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UN Working Group on Arbitrary Detention: Belady Foundation Case

5/20/2016Report

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View the full UNWGAD petition here.

(May 20, 2016 | Washington, D.C.) Today, Robert F. Kennedy Human Rights submitted an urgent action and petition to the United Nations Working Group on Arbitrary Detention on behalf of Aya Mohamed Nabeel Ahmed Hijazi and Mohamed Hassanein Mostafa Fathallah, co-founders of the Belady (“My Country”) Foundation, who have been unlawfully detained by the Egyptian government for over two years.

“The Belady Foundation case is a paradigmatic example of the lengths that Egyptian authorities are willing to go to crackdown on civil society and silence the voices of even non-political youth leaders,” said Kerry Kennedy, President of Robert F. Kennedy Human Rights. “Aya and Mohamed are model Egyptian citizens. For the government to detain them in punitive pretrial detention for over two years is a haunting reflection of the current state of affairs in Egypt.”

Mrs. Hijazi and her husband Mr. Hassanein are volunteers who founded and established Belady Foundation—a well-respected non-governmental organization (NGO) based in Cairo that works with street children to provide vital rehabilitation and programs to address sanitation and sexual exploitation. The organization hosts activities for street children from art and music classes to a recycling program, and provides a safe haven for minors who have fled their homes and would otherwise be homeless and subject to abuse on the streets. In May 2014, Mrs. Hijazi and Mr. Hassanein were arrested during a warrantless police raid conducted on the Belady Foundation offices, along with two other Belady Foundation volunteers. Three other volunteers were arrested weeks later, and one additional volunteer is being tried in absentia.

“Aya and Mohamed are shining examples of the type of socially-engaged citizens that every country should do their best to cultivate. Yet along with others in civil society, the Egyptian government is treating them as a threat,” said Wade McMullen, Managing Attorney for Robert F. Kennedy Human Rights. “The growing crackdown on independent civil society, and this case in particular, should send red flags to all of Egypt’s international allies who see Egypt as a viable partner in global efforts to counter violent extremism. When a government silences its peaceful, socially-engaged citizenry, it creates a breeding ground for the violent elements of society to thrive.”

In September 2014, the government subsequently leveled a series of baseless charges against Mrs. Hijazi, Mr. Hassanein, and their six co-defendants, including “establishing a criminal organization with the purpose of human trafficking for sexual exploitation, participation in protests, and the collection of donations.” Despite overwhelming evidence to the contrary, including the government’s own forensic medical report on the minors that found no signs of sexual abuse or torture from their time at Belady Foundation, the false charges have been allowed to stand and the case has been referred to trial.

Today, Mrs. Hijazi, who is both a citizen of the United States and Egypt, and Mr. Hassanein have been held in pretrial detention for over two years in violation of Egypt’s international human rights obligations and its own domestic law which sets forth a maximum period of two years for pretrial detention in cases of first instance. Mrs. Hijazi and Mr. Hassanein are among at least 1,464 persons held in pretrial detention in Egyptian prison beyond the legal maximum. In flagrant disregard for their due process rights at every stage of the proceeding, Mrs. Hijazi and Mr. Hassanein have faced near-automatic detention renewals and their requests for bail and conditional release have not been granted proper due process consideration. Their next court date is scheduled for May 21, 2016.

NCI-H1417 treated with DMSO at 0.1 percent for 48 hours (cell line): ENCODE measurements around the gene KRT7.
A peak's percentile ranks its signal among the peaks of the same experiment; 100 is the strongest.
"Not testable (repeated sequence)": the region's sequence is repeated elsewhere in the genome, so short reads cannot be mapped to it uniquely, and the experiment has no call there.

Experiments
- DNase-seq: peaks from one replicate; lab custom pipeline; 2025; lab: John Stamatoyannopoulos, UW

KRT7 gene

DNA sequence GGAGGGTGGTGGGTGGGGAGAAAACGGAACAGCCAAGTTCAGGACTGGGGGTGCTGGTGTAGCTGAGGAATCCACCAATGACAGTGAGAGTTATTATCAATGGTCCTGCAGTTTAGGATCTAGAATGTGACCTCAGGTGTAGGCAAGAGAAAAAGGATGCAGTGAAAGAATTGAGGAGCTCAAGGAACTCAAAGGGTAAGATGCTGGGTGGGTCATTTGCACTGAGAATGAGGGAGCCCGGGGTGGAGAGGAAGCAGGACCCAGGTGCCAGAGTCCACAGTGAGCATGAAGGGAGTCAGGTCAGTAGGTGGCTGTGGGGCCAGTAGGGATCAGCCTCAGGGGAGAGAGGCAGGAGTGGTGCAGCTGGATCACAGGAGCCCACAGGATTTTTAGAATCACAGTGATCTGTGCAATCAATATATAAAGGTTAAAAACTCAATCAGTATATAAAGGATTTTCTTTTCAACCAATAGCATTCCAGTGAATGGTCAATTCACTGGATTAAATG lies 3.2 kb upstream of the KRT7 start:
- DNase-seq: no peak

The arbitrary arrest and prolonged pretrial detention of Mrs. Hijazi and Mr. Hassanein violate numerous provisions within Egypt’s domestic law and under the government’s international human rights obligations per the International Covenant on Civil and Political Rights and the African Charter on Human and Peoples’ Rights. In particular, the overly-restrictive and outdated NGO Law, under which Mrs. Hijazi and Mr. Hassanein have been charged, is inconsistent with protections for the fundamental right to freedom of association under international human rights law and Egypt’s Constitution.

The ongoing arbitrary detention of Mrs. Hijazi and Mr. Hassanein is occurring amidst a growing government crackdown on civil society in Egypt. In addition to the extreme measures being taken against the country’s most prominent human rights groups and individual defenders, authorities have increasingly targeted other independent voices, including peaceful protesters and even non-political persons like teenager Mahmoud Mohamed Ahmed Hussein—kept in punitive pretrial detention for over two years for wearing an anti-torture t-shirt—and novelist Ahmed Naji—sentenced to two years for harming public morality for explicit content in his novel. The detention of persons like Hussein, Naji, and the Belady co-defendants depicts the extent that the Egyptian authorities have gone to silence youth voices and persons of possible societal influence even outside of the political arena.